Each step of a home improvement project requires the right tool. If you are planning to put up a new set of cabinets, for example, the first step requires measuring tape, assembly of the cabinets may require a drill, and then, finally, a hammer would be needed to actually mount them. A variety of tools—the right tools—are needed to complete the task.
This logic is no different when applied to the planning, design, and implementation of energy efficiency policies. Tools can provide localities with the know-how to advance energy efficiency throughout their communities. Policymakers, for example, can be tasked with assessing what energy efficiency policies make the most sense for their community, or with identifying which local stakeholders they should engage. The extent to which communities are equipped to readily answer those questions will vary; yet, all communities stand to benefit from learning about effective policies and strategies being implemented across the country. With the addition of some new resources, ACEEE hopes to expand communities’ toolboxes and provide the tools that help them achieve lasting energy savings.
The New and Improved LEEP-C
The Local Energy Efficiency Policy Calculator (LEEP-C) is a decision making tool for local policymaking. It estimates the impact select public and residential buildings policies have on energy savings, cost savings, pollution, and other outcomes. We have upgraded the original tool (v. 1.0, released in 2011) to include measures in the commercial building and transportation sector. Version 2.0 is being released as an open beta version, so ACEEE welcomes any feedback users have on the tool.
LEEP-C is not a panacea for energy efficiency planning. The projections provide a beginning to a much more in-depth analysis of potential policies. But, it can serve as a resource for communities planning to advance energy efficiency policies, including building retrofits and combined land use, to name a few. The tool’s value centers on its ability to incorporate a wide range of inputs, such as population, priorities, goals, and financing, when estimating policy impacts.
It is important to remember that LEEP-C is just one tool in the toolbox, and ACEEE has a variety of other tools to aid local policymakers in other steps involved in adopting energy efficiency policies and programs, which can be found in our Local Technical Assistance Toolkit.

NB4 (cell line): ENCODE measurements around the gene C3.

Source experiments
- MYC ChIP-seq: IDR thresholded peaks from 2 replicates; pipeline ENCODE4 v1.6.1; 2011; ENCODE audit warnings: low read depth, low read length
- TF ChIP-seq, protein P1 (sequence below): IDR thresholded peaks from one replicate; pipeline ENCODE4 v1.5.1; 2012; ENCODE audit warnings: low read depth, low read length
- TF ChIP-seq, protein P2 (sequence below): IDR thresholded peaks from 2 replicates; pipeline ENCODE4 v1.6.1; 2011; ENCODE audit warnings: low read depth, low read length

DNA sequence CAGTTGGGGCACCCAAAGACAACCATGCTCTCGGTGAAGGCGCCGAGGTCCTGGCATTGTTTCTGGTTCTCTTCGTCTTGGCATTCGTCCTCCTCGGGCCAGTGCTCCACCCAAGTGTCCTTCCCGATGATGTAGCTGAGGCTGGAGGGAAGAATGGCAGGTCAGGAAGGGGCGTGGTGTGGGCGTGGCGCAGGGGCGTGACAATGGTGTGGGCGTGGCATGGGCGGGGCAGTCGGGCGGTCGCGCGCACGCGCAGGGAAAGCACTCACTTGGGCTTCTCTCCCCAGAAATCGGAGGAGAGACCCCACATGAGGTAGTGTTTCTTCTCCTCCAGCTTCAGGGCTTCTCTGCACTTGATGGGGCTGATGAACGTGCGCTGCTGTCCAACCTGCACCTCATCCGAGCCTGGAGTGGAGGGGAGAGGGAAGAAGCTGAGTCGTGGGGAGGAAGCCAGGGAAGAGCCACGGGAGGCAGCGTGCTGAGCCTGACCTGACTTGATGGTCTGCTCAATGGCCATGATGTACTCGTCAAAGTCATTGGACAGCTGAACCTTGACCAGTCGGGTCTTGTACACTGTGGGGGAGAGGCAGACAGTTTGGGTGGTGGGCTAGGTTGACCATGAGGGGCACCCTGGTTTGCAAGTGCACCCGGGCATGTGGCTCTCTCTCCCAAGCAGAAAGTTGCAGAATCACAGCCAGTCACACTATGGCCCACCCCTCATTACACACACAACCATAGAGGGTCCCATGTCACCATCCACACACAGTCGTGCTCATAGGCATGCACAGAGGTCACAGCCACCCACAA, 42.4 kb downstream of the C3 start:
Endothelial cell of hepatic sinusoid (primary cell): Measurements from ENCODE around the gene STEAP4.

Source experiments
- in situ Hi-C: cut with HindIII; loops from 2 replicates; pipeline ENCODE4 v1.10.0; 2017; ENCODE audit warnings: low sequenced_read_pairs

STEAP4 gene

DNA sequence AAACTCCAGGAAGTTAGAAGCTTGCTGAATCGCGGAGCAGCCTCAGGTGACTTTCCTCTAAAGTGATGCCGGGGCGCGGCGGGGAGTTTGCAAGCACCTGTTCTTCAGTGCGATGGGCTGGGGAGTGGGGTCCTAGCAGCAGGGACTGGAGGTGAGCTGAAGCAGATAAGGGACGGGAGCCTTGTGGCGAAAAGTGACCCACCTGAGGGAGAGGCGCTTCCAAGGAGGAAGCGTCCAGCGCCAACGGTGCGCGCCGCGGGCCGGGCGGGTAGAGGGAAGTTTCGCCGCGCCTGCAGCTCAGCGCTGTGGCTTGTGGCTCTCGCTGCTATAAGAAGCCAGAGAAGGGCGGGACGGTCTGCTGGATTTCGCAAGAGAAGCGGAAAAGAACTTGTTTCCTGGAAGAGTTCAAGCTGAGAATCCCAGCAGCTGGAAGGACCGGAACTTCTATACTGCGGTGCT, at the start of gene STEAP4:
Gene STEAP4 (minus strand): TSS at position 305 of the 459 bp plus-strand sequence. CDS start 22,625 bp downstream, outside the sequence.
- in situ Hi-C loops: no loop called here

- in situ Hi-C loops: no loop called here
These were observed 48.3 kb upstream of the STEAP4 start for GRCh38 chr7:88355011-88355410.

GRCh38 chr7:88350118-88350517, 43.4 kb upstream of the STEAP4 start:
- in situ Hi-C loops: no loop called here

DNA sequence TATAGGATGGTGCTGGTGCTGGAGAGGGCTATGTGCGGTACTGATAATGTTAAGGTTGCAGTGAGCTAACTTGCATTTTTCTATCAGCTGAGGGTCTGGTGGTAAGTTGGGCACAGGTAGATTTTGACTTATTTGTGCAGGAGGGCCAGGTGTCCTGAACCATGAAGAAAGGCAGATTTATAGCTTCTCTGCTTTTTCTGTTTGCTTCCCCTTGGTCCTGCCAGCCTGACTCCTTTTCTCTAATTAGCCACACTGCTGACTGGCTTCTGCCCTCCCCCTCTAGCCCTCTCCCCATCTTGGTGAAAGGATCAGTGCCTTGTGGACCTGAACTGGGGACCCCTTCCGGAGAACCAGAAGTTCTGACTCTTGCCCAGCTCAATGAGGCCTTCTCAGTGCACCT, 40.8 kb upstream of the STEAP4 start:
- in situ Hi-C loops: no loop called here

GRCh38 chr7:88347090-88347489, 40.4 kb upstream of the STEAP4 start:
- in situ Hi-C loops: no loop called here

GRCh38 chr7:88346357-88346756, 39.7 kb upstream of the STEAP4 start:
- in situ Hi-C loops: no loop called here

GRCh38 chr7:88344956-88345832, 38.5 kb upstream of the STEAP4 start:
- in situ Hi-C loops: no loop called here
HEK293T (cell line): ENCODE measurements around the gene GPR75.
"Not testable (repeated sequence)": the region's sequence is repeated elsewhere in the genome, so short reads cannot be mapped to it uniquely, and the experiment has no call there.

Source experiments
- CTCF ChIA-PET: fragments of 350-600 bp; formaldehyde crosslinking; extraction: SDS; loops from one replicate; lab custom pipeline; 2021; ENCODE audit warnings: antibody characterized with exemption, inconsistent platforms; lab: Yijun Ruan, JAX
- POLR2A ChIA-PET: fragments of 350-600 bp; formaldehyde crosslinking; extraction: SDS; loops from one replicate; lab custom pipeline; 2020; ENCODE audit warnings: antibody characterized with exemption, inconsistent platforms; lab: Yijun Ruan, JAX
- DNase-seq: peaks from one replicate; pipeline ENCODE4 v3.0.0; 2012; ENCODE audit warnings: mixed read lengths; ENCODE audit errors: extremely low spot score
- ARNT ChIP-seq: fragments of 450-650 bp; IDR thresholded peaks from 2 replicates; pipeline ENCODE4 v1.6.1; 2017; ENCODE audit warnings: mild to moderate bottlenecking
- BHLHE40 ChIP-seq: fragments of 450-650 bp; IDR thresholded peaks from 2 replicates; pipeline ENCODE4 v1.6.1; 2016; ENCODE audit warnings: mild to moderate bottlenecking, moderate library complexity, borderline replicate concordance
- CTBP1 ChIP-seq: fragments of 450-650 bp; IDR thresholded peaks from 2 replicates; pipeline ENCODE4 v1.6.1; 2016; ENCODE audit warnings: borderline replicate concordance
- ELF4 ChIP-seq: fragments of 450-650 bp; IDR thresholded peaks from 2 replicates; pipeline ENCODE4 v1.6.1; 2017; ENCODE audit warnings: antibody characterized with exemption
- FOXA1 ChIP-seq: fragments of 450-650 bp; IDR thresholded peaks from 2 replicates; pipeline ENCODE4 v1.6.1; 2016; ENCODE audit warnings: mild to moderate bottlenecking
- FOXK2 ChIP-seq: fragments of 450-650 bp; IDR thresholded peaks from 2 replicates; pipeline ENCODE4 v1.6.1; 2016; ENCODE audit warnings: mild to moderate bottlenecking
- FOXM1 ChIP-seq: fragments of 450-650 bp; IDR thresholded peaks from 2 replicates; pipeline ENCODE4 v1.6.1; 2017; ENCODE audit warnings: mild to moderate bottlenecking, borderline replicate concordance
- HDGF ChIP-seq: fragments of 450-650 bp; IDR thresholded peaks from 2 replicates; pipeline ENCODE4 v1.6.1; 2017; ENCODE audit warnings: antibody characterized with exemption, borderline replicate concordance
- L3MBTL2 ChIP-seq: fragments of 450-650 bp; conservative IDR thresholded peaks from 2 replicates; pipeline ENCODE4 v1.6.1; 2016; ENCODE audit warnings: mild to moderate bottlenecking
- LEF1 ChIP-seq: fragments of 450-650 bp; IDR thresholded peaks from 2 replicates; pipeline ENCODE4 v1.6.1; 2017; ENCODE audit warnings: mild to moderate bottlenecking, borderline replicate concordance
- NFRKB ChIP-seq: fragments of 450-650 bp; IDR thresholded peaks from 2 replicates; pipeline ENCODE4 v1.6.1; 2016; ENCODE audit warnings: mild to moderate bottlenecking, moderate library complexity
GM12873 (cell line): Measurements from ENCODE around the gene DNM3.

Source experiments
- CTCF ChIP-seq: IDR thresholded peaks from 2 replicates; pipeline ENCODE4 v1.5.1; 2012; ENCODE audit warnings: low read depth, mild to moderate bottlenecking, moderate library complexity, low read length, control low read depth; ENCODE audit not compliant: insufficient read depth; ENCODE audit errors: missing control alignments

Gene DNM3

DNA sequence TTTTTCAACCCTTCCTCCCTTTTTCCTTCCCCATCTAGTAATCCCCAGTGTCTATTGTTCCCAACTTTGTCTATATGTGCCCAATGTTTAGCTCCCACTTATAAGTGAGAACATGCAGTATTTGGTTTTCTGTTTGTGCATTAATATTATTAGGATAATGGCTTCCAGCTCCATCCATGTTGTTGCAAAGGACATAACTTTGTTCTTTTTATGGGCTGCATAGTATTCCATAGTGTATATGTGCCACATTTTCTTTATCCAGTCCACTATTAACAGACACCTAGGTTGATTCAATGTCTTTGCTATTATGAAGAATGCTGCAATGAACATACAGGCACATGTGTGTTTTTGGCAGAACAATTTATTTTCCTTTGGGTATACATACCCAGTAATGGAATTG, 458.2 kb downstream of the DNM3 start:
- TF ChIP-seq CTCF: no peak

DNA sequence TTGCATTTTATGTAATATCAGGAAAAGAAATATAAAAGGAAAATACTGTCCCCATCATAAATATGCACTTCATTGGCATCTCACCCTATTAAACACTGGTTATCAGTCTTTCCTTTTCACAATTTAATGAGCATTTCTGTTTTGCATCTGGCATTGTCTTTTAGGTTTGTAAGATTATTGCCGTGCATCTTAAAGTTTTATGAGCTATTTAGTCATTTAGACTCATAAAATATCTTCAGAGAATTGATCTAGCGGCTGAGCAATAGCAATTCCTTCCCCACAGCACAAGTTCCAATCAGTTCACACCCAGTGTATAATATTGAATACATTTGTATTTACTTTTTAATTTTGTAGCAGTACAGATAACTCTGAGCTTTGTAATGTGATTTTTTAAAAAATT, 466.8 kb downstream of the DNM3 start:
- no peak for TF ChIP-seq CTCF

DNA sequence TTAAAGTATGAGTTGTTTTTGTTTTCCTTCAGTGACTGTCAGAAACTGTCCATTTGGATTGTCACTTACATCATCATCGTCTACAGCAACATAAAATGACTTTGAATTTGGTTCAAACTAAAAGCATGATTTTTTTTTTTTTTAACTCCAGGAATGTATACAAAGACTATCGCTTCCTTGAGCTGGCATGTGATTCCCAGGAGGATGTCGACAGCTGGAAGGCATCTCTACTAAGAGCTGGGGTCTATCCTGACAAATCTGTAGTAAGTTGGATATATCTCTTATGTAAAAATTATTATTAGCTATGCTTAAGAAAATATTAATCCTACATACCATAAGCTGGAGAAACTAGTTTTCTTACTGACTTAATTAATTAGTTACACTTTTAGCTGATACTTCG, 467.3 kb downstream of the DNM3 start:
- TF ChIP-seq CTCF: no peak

The New Local Government-Utility Engagement Strategies Fact Sheet Series
We have also released new resources on Local Government-Utility Partnership Strategies that expand our local toolkit. The four webpages outline strategies and best practices for local government-utility engagement to expand or improve energy efficiency in communities. Together, these resources demonstrate the mutual benefits of energy efficiency partnerships to cities and utilities. Each page focuses on a different engagement strategy that can be adapted to meet the specific needs of the communities that use them. The partnership strategies that are in this toolkit include:
- An Overview of the Benefits of Local Government-Utility Partnerships
- Partnerships for Increasing Participation in Utility Energy Efficiency Programs
- Partnerships for Facilitating Access to Community Energy Usage Data
- Partnerships for Reducing Energy Use in Public Outdoor Lighting
We document the ways in which communities and their utilities benefit from energy and cost savings coming from increased participation in energy efficiency programs, installation of highly efficient LED streetlights, and better understanding of community-wide energy usage. It’s a win-win for local governments and the utilities that serve them. Cities gain additional resources to help meet their energy goals, while utilities achieve greater customer satisfaction, more program participation, and higher energy savings to further their policy objectives.
ACEEE has developed the resources on local government-utility partnership strategies to meet communities’ needs for more information about the topic. Our goal is to continue developing valuable policy resources for communities, so we want to hear ideas directly from you on how we can best do that. Are there other areas of energy efficiency policy for which your community needs assistance? Or are there other specific resources that would help your community implement efficiency policies? Feel free send your thoughts to David Ribeiro, firstname.lastname@example.org.
Michael Jarrett contributed to this blog.